Ankara will maintain its support for a two-state solution in Cyprus based on the sovereign equality of the Turkish and Greek sides on the island in all areas, the country's vice president said on Thursday.
"We'll continue to advocate a two-state solution based on sovereign equality in all areas, which will mean peace and stability for the whole region, against exhausted efforts and unilateral approaches," Fuat Oktay said on Twitter.
Oktay said that during recent informal talks on the future of Cyprus held in Geneva, the Greek Cypriot administration had maintained its attitude favoring deadlock on the island.
He underlined that Turkey would stand by the Turkish Republic of Northern Cyprus (TRNC) in its rightful struggle.
Cyprus has been mired in a decades-long struggle between the Greek and Turkish Cypriots, despite a series of diplomatic efforts by the UN to achieve a comprehensive settlement.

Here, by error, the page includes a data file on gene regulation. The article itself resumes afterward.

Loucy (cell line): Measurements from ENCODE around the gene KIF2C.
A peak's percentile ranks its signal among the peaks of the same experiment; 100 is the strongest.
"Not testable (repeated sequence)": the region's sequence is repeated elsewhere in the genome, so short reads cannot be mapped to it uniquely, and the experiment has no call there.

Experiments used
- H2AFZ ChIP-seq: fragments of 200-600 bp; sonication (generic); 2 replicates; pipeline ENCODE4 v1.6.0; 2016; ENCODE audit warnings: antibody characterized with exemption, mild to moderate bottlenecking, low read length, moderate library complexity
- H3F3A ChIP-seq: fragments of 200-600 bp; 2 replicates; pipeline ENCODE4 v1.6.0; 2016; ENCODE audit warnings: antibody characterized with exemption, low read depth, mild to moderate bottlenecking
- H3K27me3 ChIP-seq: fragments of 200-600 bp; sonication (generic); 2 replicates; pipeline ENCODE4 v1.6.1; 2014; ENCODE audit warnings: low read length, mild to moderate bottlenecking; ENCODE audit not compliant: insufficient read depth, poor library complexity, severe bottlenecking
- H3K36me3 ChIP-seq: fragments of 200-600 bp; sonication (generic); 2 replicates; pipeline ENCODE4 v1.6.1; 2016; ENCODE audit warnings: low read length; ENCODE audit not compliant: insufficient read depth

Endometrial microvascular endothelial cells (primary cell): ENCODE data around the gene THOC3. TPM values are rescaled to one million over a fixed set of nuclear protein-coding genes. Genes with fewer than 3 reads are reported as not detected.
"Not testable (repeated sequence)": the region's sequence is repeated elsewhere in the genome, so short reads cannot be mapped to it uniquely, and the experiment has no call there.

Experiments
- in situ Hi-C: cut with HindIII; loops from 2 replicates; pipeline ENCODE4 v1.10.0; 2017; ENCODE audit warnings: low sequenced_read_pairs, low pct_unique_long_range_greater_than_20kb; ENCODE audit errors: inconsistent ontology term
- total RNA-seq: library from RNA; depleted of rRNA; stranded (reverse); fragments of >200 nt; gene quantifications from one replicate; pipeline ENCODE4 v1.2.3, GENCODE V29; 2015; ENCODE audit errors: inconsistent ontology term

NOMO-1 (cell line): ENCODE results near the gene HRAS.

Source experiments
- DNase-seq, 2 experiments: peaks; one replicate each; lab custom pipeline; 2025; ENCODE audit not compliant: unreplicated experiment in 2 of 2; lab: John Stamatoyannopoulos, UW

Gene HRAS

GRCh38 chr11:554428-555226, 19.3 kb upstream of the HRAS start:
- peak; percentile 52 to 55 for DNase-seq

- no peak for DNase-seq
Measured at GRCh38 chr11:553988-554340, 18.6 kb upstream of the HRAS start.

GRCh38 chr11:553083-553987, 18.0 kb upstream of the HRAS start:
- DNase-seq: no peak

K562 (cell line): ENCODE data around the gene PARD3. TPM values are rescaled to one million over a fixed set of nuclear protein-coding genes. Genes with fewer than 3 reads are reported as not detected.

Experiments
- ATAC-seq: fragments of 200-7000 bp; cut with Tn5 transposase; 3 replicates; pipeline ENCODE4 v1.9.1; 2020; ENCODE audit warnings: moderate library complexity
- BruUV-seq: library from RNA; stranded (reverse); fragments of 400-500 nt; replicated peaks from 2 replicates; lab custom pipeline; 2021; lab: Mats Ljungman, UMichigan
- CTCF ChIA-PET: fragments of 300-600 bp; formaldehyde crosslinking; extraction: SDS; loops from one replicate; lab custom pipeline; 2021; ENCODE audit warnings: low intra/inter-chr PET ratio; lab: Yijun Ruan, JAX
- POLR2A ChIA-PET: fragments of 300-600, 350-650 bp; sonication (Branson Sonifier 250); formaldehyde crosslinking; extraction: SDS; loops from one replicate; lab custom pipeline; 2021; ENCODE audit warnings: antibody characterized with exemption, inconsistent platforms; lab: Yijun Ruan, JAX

The island has been divided since 1964 when ethnic attacks forced Turkish Cypriots to withdraw into enclaves for their safety. In 1974, a Greek Cypriot coup aiming at Greece's annexation led to Turkey's military intervention as a guarantor power. The TRNC was founded in 1983.
The Greek Cypriot administration, backed by Greece, became a member of the EU in 2004, although most Greek Cypriots rejected a UN settlement plan in a referendum that year, which had envisaged a reunited Cyprus joining the EU.
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